THE BENEFITS OF UR­BAN BEE­KEEP­ING

Elle (Canada) - - World -

While some cities re­strict backyard bee­keep­ing (and oth­ers, like Toronto, don’t sanc­tion the prac­tice but tend to turn a blind eye), Van­cou­ver has of­fi­cially em­braced ur­ban api­aries in its quest to be­come a sus­tain­able city. (This is a sig­nif­i­cant de­par­ture from a few decades ago, when ur­ban bee­keep­ing was banned.) To that end, Van­cou­ver has de­vel­oped a set of bee­keep­ing guide­lines; in ad­di­tion, all backyard hives must be reg­is­tered with the pro­vin­cial gov­ern­ment, which counts 2,400 reg­is­tered bee­keep­ers in Bri­tish Columbia.

Although it may seem like West Coast flak­i­ness—this is, af­ter all, a city that al­lows res­i­dents to keep chick­ens in their yards—there are solid rea­sons to en­cour­age backyard bee­keep­ing. Since a colony’s food sources in a city are more con­sis­tent than in ru­ral ar­eas, ur­ban bees are usu­ally health­ier than their coun­try cousins. As a re­sult, city bees are ef­fi­cient pol­li­na­tors and an im­por­tant part of pro­mot­ing the healthy growth of veg­etable gar­dens and other flora—a de­sir­able out­come for Van­cou­ver, gen­er­ally. For the past decade, bee colonies have been dy­ing at a rate of about 30 per­cent a year across the globe. In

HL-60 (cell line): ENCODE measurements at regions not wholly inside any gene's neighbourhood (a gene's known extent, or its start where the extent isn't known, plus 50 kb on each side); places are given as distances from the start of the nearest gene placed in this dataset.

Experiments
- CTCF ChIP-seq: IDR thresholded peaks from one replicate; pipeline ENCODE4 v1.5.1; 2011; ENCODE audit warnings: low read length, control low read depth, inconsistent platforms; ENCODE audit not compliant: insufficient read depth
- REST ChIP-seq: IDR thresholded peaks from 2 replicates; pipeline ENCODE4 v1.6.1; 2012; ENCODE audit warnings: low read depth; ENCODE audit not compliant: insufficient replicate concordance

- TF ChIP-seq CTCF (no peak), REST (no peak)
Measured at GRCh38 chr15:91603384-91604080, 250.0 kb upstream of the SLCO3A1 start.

Canada, 58 per­cent of On­tario’s bee colonies did not sur­vive the win­ter of 2013/’14, and the av­er­age loss across the coun­try was 25 per­cent, ac­cord­ing to a sur­vey by the Canadian As­so­ci­a­tion of Pro­fes­sional Api­cul­tur­ists. While the kinds of prob­lems that plague com­mer­cial bee­keep­ing en­ter­prises—colony col­lapse dis­or­der, for ex­am­ple, which may be the re­sult of a per­fect storm of par­a­sites, poor nu­tri­tion and the use of pes­ti­cides—can’t be eas­ily solved, pro­mot­ing healthy ur­ban colonies can, to an ex­tent, act as a coun­ter­bal­ance to the losses.

There are hives through­out Van­cou­ver, some in very un­usual places. On the rooftop of the Fair­mont Wa­ter­front Ho­tel, an apiary pro­duces over 272 kilo­grams of honey an­nu­ally, which is used to cre­ate ev­ery­thing from desserts and choco­lates to cock­tails and a house-made lager. There’s an­other large apiary amid the grasses and plants that make up the Van­cou­ver Con­ven­tion Cen­tre’s living roof. High-end­fur­ni­ture re­tailer In­form In­te­ri­ors keeps bees on the rooftop deck of its Gas­town-area flag­ship. And, ap­pro­pri­ately for a gov­ern­ment that has em­braced api­cul­ture, you’ll also find hives on the roof of Van­cou­ver’s civic head­quar­ters—mak­ing it a fit­ting sight, per­haps, for res­i­dents who’ve ever felt stung by City Hall.

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